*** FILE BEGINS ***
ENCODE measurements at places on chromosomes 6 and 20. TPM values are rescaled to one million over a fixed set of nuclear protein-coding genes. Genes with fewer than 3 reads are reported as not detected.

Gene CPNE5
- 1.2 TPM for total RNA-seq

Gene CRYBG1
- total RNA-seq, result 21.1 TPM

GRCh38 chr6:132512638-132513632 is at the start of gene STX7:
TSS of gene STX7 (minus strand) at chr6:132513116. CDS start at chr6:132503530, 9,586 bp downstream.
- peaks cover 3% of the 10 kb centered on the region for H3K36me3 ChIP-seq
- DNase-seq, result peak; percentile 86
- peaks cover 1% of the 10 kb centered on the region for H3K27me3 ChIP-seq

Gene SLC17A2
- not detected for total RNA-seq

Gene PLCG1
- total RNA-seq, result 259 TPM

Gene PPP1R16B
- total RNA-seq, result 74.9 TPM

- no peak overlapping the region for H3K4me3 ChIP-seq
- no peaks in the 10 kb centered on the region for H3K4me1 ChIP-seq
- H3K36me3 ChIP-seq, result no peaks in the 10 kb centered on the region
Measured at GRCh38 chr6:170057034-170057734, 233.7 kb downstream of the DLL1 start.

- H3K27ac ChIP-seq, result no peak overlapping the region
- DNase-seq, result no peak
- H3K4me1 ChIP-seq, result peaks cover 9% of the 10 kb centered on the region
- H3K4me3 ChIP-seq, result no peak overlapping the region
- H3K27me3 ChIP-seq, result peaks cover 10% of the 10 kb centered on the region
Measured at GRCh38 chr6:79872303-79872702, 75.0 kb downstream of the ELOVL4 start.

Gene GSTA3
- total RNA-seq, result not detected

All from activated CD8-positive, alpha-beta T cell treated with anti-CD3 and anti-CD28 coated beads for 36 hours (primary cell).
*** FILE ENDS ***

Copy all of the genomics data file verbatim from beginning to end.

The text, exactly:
ENCODE measurements at places on chromosomes 6 and 20. TPM values are rescaled to one million over a fixed set of nuclear protein-coding genes. Genes with fewer than 3 reads are reported as not detected.

Gene CPNE5
- 1.2 TPM for total RNA-seq

Gene CRYBG1
- total RNA-seq, result 21.1 TPM

GRCh38 chr6:132512638-132513632 is at the start of gene STX7:
TSS of gene STX7 (minus strand) at chr6:132513116. CDS start at chr6:132503530, 9,586 bp downstream.
- peaks cover 3% of the 10 kb centered on the region for H3K36me3 ChIP-seq
- DNase-seq, result peak; percentile 86
- peaks cover 1% of the 10 kb centered on the region for H3K27me3 ChIP-seq

Gene SLC17A2
- not detected for total RNA-seq

Gene PLCG1
- total RNA-seq, result 259 TPM

Gene PPP1R16B
- total RNA-seq, result 74.9 TPM

- no peak overlapping the region for H3K4me3 ChIP-seq
- no peaks in the 10 kb centered on the region for H3K4me1 ChIP-seq
- H3K36me3 ChIP-seq, result no peaks in the 10 kb centered on the region
Measured at GRCh38 chr6:170057034-170057734, 233.7 kb downstream of the DLL1 start.

- H3K27ac ChIP-seq, result no peak overlapping the region
- DNase-seq, result no peak
- H3K4me1 ChIP-seq, result peaks cover 9% of the 10 kb centered on the region
- H3K4me3 ChIP-seq, result no peak overlapping the region
- H3K27me3 ChIP-seq, result peaks cover 10% of the 10 kb centered on the region
Measured at GRCh38 chr6:79872303-79872702, 75.0 kb downstream of the ELOVL4 start.

Gene GSTA3
- total RNA-seq, result not detected

All from activated CD8-positive, alpha-beta T cell treated with anti-CD3 and anti-CD28 coated beads for 36 hours (primary cell).